With the extra height above the water and 360 degree uninterrupted views, the open-air top viewing deck would remain our favourite hangout spot for the duration of our journey. The rush of the river, the different greens of the gigantic wall of trees passing by, the thrill of a flash thunderstorm with the sun on your back afterwards, the mouldy smells of the jungle: all merged into a full-house sensory experience. Add to this the good company of interesting fellow travellers and one or two of those ice cold Brahmas, alternated with some quiet time with a good book, and life could indeed not be more perfect.

It was time to eat. We had heard and read terrible tales of the on-board meals, so our initial approach was cautious. We also brought lots of safe snacks and drinking water from shore, but this turned out to be completely unnecessary. There were drinking water faucets on every deck and around the corner from our hammocks was the kiosk selling anything from beer to Barbie dolls. They even had Two-Minute-Noodles as well as the whole range of yummy Brazilian crisps containing all your essential MSGs.

But, they also had a little glass display with “salgadinhos” and behind that the lady was toasting some ham and cheese sandwiches. Decisions had to be made. The smell of anything-deep-fried won and soon we were all sitting with, yes, ice cold Brahmas and traditional pastries or toasties in hand.

The big test, however, was going to be the cooked meals from the furnaces below. I must admit, as I descended the steps to the dungeon like kitchen, I had my doubts. Waiting in line with our 15 Real meal tickets though (about R 60 or 4 USD), I started to admire the friendliness and efficiency of the galley and staff. Big arms were stirring big pots, full grills were flaming and before you knew it your broken Portuguese banter with the cook had gotten you almost what you ordered.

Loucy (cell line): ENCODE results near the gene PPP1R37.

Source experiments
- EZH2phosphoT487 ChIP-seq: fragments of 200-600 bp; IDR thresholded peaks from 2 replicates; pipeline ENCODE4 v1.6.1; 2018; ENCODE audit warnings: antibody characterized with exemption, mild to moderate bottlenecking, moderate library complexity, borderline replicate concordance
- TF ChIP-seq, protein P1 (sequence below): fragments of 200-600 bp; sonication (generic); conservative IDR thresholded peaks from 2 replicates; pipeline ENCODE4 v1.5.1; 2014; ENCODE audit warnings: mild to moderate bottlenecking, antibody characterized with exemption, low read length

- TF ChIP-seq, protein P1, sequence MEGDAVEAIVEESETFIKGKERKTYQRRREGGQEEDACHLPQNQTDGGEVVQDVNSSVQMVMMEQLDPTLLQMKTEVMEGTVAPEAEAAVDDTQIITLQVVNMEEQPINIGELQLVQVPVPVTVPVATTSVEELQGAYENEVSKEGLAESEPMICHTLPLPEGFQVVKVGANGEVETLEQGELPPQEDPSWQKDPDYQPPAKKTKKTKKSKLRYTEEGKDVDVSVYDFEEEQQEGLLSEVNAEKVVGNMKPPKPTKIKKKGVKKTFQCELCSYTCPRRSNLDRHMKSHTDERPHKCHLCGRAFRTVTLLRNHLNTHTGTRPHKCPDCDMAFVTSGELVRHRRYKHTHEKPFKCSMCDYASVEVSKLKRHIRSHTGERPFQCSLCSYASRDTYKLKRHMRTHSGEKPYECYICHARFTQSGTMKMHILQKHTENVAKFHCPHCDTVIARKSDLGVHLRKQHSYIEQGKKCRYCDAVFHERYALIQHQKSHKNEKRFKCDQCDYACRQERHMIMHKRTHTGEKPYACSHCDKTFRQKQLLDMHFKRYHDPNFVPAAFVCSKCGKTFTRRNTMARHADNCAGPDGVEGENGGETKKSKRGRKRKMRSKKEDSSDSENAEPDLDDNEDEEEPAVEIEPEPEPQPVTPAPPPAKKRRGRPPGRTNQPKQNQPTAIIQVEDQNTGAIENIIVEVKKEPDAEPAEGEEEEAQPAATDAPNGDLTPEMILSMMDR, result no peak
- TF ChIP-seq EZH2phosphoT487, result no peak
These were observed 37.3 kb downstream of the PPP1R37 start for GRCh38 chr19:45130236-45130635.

Muir’s Guide to Travelling: tip no 4 – Don’t deny yourself the joys of local food, including street food. For those who eat meat, that weird little thing being flame-grilled in front of your eyes by the side-walk vendor might actually be safer than your cheap hotel’s yesterday’s-ham-today-buffet. If you like silly acronyms, then remember Wapeefrigribo! Washed, peeled, fried, grilled or boiled. First prize is if it happens within sight. Second prize is if it arrives sizzling or steaming. Vegans and vegetarians can opt for vegetable stews and bean soups, often served piping hot, although language barriers might make it difficult to be sure it’s completely meat free. Peelable fruit is natures gift to the traveler. I tend to avoid cold salads. Freshly baked goods are usually safe. Bugs love moisture, so make sure the topping on your cake looks fresh. And remember to trust your senses. If something looks or smells off, don’t eat it. If any bite of your food tastes funny, spit it out and don’t eat the rest. Verify that water is safe to drink, otherwise purify. Lastly, keep your itinerary in mind. Don’t eat a massive meal from a dicey backstreet restaurant just before you get on your 40 hour bus ride. The other passengers definitely do not want to see what you had for lunch, and you’ve seen it already.

Most often some stew or chicken, sometimes beef, always with vegetables or some salad, the food was nothing exotic, but always tasty and well prepared. For those of you with a cruel streak, hoping for some horror stories involving toilet humour, I’m sorry to disappoint. None of us got sick. Not even after Paolo, who kept on surprising us and himself, showed up with a plastic bag full of salted shrimps, bought off a local fishing boat which came alongside. They went down deliciously with, you guessed it, some ice cold Brahmas.